Career After The Military


Richard H. Reddy served 20 years (1970-1990) in the United States Air Force as a Technical Sergeant. His exemplary service earned him a commendation medal, the bronze star in Vietnam and the good conduct medal. After retiring from the military, Richard searched for a job that would provide for his family.

While looking for a position, a friend referred him to PRIDE Industries. A simple referral ended up leading to a long-lasting career – Richard has been employed with PRIDE for more than 20 years. He started in food service at Beale AFB in Marysville, CA, and later transferred to Travis AFB in Fairfield, CA as a custodian, where he works today.

Though no longer in active duty, Richard passionately supports our military members by helping to keep the base in pristine condition.

pride-industries-_-richard“Working on base gives me a sense that I’m still at home. That’s important to me,” says Richard. As a PRIDE employee, he receives job skills development and accommodations, along with the support of his fellow PRIDE colleagues.

“My job has given me stability and has helped towards my goal of buying a home,” says Richard. “PRIDE has become my comfort zone after the military. My work gives meaning to my life.”

Looking Beyond Disability

PRIDE Industries _ Leon E_02

“There is no greater disability in society, than the inability to see a person as more.” – Robert M. Hensel

At a young age, Veries Leon Echols (“Leon”) exhibited difficulty with reading, writing, and math skills. His challenges included auditory sequencing, memory, and comprehension. Diagnosed with a learning disability, he was told that he would never be able to support himself or live independently. His confidence already shaken, he was traumatized by criticism and teasing endured as a child and teen. Fear or ridicule left him incapable of speaking or reading aloud in public.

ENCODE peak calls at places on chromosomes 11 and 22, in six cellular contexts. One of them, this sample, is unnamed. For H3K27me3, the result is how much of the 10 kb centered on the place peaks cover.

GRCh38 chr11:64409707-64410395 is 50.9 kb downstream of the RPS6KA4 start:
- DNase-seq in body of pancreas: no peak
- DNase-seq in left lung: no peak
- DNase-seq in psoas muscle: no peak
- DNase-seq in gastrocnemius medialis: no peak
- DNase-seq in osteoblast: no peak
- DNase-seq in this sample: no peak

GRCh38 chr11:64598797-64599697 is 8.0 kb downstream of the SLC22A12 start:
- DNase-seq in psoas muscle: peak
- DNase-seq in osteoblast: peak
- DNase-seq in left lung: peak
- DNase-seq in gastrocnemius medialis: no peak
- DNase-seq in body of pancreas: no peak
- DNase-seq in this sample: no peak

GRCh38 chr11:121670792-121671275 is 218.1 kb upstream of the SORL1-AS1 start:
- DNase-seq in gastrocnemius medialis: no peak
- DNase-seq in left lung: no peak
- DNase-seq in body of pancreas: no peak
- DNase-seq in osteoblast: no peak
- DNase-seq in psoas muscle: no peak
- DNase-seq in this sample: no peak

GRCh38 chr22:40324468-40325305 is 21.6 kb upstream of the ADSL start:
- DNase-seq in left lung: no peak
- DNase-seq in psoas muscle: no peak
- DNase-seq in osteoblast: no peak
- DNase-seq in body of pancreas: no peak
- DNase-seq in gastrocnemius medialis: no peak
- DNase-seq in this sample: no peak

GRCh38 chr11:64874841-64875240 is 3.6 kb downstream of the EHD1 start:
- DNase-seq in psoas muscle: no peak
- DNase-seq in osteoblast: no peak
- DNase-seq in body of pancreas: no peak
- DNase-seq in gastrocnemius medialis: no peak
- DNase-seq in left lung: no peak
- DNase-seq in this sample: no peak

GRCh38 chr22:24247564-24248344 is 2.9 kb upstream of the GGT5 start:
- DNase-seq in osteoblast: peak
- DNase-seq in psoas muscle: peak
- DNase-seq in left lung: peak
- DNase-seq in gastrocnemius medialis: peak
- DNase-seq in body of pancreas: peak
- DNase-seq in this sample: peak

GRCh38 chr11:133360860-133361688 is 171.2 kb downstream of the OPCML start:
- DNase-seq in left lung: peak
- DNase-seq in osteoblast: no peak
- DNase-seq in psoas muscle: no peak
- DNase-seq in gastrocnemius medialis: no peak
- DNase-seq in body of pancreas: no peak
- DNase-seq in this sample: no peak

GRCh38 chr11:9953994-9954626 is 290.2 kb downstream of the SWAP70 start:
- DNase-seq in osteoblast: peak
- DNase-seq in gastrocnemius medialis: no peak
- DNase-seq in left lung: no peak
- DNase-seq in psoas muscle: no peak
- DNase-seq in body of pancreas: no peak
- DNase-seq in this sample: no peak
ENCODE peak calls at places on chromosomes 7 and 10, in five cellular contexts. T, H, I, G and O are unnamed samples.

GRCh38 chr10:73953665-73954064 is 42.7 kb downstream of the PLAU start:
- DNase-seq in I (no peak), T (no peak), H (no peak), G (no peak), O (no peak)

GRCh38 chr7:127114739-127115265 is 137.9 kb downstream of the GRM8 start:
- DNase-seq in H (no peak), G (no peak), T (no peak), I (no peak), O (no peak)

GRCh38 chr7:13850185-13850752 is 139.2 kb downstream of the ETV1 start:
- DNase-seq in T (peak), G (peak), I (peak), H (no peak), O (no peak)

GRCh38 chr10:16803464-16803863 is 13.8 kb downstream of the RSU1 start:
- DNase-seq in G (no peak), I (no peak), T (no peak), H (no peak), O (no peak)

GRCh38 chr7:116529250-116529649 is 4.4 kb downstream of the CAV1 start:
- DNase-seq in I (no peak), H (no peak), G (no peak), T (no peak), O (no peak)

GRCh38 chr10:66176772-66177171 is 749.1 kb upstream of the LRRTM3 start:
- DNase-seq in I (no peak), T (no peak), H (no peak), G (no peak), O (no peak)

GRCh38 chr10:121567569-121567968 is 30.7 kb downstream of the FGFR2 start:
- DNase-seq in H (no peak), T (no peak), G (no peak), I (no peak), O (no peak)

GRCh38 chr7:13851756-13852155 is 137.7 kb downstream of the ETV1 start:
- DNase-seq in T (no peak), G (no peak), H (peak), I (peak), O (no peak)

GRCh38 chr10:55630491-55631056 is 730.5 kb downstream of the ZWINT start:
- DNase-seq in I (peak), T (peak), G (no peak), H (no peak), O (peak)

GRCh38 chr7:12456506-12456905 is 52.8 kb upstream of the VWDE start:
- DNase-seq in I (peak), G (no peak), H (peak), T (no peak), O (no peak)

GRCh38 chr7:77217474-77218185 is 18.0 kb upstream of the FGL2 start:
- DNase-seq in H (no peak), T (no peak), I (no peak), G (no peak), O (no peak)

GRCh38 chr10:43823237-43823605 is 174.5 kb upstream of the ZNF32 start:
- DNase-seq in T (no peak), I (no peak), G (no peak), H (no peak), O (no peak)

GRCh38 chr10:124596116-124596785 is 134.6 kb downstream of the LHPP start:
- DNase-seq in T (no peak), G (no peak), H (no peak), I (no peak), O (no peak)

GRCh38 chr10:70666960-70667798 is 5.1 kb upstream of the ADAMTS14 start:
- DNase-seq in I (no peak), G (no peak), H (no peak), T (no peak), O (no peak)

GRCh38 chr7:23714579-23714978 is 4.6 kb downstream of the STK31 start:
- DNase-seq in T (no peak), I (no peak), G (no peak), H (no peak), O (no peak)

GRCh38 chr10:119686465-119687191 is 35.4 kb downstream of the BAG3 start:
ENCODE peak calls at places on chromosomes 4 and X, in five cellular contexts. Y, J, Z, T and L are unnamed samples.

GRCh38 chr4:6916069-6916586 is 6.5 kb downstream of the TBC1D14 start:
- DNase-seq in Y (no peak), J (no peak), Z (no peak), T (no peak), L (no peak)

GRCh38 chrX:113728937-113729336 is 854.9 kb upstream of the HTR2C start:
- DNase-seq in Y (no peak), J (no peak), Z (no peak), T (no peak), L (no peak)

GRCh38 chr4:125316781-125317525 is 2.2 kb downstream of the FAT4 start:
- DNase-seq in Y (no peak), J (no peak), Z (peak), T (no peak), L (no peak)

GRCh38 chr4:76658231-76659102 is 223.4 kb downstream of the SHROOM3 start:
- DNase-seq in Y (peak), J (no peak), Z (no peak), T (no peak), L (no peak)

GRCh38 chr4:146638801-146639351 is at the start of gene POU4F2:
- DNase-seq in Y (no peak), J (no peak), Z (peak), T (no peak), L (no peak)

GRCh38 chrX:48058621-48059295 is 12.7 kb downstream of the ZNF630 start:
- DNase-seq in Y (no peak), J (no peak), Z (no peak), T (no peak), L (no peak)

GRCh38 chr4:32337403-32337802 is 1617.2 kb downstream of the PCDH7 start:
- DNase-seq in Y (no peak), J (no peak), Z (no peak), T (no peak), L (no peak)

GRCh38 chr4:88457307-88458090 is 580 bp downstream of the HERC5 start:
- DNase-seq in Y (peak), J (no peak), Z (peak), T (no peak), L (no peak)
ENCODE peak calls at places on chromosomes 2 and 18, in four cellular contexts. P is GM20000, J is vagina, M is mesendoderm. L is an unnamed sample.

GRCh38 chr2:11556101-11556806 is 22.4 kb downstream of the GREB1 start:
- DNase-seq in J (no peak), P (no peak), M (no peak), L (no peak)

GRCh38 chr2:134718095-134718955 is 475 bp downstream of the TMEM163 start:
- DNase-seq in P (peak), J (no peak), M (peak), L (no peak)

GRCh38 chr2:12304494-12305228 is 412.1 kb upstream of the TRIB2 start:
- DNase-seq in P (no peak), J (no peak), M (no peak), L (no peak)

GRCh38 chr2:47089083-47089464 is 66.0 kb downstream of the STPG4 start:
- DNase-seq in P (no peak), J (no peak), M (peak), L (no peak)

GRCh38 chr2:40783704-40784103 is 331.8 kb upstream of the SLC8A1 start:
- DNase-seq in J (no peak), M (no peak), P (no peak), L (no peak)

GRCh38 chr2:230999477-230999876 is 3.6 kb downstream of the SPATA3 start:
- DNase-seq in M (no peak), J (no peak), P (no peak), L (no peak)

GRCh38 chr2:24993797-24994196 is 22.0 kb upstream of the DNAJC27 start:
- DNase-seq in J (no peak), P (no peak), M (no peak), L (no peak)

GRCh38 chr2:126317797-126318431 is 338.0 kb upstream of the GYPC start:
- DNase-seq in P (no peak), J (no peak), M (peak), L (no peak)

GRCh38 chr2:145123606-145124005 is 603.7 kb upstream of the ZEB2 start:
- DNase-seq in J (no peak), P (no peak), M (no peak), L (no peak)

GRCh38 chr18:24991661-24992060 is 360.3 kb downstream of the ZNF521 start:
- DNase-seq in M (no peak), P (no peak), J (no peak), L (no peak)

Leon grew up in a family of musicians. In 2002, he took an interest himself. He began with the wind flute, but listening to a work of composer, John Williams led him to the violin – his current passion.

Music can connect people in ways that words cannot. PRIDE Industries can connect people in ways that traditional businesses often do not.

Leon joined PRIDE Industries in 2002. He began by working on PRIDE’s food service contract at Travis Air Force Base (AFB). From there, he went to work on PRIDE’s housing contract, eventually landing a position on the landscaping crew. The road was a little bumpy, but Leon has found a good fit in his current position as a grounds maintenance laborer.

With the support of his manager and team members, Leon has learned how to operate the landscaping equipment and excel in his job. Most importantly, he has gained valuable confidence in his abilities. This confidence manifests itself in public speaking, serving as a crew leader, volunteering as a martial arts instructor, and even learning and speaking some foreign languages.

PRIDE Industries _ Leon violinDuring his breaks, he can often be heard practicing the violin that is with him always. Music has become another form of self-expression that Leon now shares freely. In fact, last summer, our aspiring musician caught the attention of a local publication.

With coaching, support and opportunity, Leon has surpassed the limiting expectations placed on him as a child. His confidence and passion for expressing himself through his music have led to a transformation and a level of independence no one expected him to achieve. Today, he has a job, lives alone in his apartment with some support, and freely shares his talents with others.

“Being employed with PRIDE Industries has helped me overcome many personal fears that once held me back,” says Leon.

He works hard at leaving the trauma of his childhood behind. “Working at PRIDE, I have learned about the importance of teamwork. I have learned a lot about responsibility, and I have been given stability,” says Leon.

Leon reminds us that people with disabilities are talented and capable. We just have to look beyond the disability to the person inside. “It feels fantastic to prove the naysayers wrong,” says Leon.